- The Washington Times - Friday, May 24, 2002

Iraq says two killed in latest U.S. air raid

BAGHDAD The United States said its warplanes attacked air defense targets in southern Iraq yesterday for the second time in a week, while Iraq said two civilians were killed and two wounded in the raid.

The U.S. Central Command based in Tampa, Fla., said its jets dropped precision-guided weapons onto an anti-aircraft missile system and a missile-control center in southern Iraq yesterday.

An Iraqi military spokesman told the official Iraqi News Agency that the U.S. planes carried out 34 sorties from bases in Kuwait and Saudi Arabia, hitting civilian targets before being forced out of the area by air defenses.

Nepal's ruling party suspends prime minister

KATMANDU, Nepal Nepal was thrown into further turmoil yesterday after the ruling Nepali Congress party said it had suspended Prime Minister Sher Bahadur Deuba, upset by his move to dissolve parliament and call early elections.

A constitutional analyst said Mr. Deuba would be able to continue as acting prime minister of the Himalayan kingdom at least until the Nov. 13 elections.

A day earlier, the prime minister had asked King Gyanendra to dissolve parliament and call elections. Mr. Deuba took the step after failing to win the necessary legislative support, even from his own party, to extend emergency rule to try to put down a six-year Maoist insurgency that had killed more than 4,000 people.

North Korean leader backs capitalist training

SEOUL North Korea's communist leader Kim Jong-il backs the idea of sending would-be capitalists to a center in China that will teach basic market economics and practical tips to survive in business, a European business leader said yesterday.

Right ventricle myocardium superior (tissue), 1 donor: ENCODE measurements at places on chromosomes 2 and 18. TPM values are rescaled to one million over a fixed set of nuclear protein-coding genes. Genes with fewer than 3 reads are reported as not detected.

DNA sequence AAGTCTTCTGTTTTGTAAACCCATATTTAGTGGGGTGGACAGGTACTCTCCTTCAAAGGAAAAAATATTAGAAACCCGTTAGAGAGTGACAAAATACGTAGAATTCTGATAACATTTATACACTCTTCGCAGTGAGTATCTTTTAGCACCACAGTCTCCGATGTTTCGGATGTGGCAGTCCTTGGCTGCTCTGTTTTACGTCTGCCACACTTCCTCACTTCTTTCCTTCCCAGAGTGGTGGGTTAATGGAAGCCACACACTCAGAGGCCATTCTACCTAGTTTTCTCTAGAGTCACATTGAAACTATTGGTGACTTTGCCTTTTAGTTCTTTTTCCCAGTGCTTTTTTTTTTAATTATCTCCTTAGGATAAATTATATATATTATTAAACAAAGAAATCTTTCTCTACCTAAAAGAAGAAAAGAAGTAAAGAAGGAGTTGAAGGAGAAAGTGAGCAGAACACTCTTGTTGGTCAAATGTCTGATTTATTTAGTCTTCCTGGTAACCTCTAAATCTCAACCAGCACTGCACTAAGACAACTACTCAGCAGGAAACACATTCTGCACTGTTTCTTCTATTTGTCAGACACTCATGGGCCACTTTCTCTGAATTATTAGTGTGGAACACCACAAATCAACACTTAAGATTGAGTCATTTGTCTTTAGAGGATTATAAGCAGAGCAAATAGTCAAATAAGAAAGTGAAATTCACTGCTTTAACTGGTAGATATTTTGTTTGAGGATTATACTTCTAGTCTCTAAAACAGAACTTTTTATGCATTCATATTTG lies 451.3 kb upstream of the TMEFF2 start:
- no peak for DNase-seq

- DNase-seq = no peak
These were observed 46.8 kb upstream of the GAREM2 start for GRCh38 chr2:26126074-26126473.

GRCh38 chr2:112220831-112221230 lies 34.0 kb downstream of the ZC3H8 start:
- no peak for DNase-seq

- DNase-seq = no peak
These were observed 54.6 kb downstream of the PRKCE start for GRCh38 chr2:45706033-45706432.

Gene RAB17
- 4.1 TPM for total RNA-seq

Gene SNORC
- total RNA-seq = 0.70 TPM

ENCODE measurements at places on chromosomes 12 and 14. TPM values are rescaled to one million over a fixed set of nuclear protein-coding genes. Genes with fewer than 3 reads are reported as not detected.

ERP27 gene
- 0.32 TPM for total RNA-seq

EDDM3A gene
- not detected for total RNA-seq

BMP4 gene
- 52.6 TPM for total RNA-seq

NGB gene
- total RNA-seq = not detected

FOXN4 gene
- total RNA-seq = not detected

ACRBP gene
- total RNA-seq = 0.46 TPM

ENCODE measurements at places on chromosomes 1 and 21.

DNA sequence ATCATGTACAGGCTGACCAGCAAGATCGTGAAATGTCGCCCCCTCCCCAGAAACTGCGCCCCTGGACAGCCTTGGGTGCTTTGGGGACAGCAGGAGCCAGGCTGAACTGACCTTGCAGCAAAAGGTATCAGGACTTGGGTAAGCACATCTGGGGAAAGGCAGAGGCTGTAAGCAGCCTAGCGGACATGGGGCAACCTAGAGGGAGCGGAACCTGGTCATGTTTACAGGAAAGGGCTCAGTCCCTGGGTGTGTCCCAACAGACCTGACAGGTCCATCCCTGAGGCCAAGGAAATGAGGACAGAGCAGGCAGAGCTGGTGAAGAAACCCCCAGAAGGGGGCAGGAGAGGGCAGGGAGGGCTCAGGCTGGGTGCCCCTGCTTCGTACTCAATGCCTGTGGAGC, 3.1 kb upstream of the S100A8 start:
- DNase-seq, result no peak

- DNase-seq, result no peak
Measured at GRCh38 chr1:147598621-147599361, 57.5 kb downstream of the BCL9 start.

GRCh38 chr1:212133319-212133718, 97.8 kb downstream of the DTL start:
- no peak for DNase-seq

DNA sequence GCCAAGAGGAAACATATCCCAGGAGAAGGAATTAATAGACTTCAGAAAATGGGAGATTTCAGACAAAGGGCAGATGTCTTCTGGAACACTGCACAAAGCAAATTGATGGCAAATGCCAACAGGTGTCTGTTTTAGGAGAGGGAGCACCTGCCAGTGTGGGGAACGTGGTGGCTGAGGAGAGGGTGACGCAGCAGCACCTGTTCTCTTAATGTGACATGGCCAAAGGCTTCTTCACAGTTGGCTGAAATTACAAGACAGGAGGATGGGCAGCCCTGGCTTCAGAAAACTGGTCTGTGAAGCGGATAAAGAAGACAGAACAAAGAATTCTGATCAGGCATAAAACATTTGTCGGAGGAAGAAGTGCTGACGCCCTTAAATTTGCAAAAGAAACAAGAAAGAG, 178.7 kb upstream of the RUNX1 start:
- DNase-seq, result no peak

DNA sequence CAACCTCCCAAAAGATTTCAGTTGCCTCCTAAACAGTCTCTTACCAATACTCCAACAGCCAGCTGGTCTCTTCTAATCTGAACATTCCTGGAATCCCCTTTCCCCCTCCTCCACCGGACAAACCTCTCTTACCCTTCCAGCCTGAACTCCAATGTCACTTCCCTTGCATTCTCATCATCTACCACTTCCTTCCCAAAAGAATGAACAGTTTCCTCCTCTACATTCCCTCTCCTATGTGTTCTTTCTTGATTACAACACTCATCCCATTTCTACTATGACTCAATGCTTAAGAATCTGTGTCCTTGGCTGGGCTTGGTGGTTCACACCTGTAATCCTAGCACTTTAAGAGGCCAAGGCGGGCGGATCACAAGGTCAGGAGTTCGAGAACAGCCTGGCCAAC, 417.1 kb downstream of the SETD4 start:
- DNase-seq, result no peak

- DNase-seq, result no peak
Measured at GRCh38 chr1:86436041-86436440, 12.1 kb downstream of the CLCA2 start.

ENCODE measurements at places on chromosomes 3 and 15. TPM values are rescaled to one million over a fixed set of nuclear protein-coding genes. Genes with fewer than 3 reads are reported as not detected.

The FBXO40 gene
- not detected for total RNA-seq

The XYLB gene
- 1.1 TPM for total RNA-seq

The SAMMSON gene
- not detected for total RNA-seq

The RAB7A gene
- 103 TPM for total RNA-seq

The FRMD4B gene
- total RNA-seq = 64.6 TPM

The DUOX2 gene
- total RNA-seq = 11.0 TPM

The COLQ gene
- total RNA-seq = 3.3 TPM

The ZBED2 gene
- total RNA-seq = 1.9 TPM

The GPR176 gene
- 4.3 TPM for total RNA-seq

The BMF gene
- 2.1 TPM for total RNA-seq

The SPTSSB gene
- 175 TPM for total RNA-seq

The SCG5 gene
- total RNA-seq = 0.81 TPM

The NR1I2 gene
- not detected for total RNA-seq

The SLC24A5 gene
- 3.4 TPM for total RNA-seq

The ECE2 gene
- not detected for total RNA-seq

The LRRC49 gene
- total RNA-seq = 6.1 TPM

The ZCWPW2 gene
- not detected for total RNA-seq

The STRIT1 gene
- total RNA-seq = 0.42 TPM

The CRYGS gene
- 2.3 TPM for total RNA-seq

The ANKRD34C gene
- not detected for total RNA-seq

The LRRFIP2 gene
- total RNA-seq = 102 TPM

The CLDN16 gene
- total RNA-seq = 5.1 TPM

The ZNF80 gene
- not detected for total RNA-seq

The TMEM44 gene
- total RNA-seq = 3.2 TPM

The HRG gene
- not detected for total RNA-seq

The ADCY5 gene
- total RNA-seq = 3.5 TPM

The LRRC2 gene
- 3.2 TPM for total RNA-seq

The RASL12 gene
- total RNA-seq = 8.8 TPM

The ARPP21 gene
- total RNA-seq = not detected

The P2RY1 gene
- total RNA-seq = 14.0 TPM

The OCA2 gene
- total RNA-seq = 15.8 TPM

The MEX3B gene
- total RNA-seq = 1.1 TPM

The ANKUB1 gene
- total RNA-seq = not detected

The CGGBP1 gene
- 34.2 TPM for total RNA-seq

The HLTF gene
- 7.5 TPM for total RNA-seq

Jean-Jacques Grauhar, secretary-general of the European Union Chamber of Commerce in Seoul, visited North Korea last week with South Korean opposition politician Park Geun-hye.

A pilot program to train North Korean students, who then would serve an internship at a European or South Korean company in China, South Korea or Europe, is expected to start next year.

U.S. missionary held over Korean defections

BEIJING China has detained a Korean-American missionary for purportedly helping North Korean migrants in the country's northeast seek asylum elsewhere, a South Korea-based colleague said yesterday.

Joseph Choi, who has lived in China for years, had fed and schooled some North Korean children but was not smuggling asylum seekers, a South Korean colleague said in Seoul.

Meanwhile, the wife of a detained U.S.-based Chinese dissident was blocked from entering China and then expelled after being held briefly at Beijing's airport.

U.N. governor vetoes Kosovo resolution

PRISTINA, Yugoslavia The U.N. administration in Kosovo yesterday vetoed an ethnic Albanian-inspired parliamentary resolution that implied the province could exercise the powers of an independent state.

Kosovo's U.N. Gov. Michael Steiner quashed the 6-month-old assembly's first resolution, which opposed a border agreement between neighboring Macedonia and Yugoslavia, of which Kosovo is legally part.

Car bomb injures three in Spain

PAMPLONA, Spain Three persons were slightly injured yesterday when a car bomb exploded near the central building of the University of Navarra in the northern city of Pamplona, police said.

The car blew up in a parking lot behind the campus building. A policeman and a woman were rushed to a hospital, while another woman suffered from shock.

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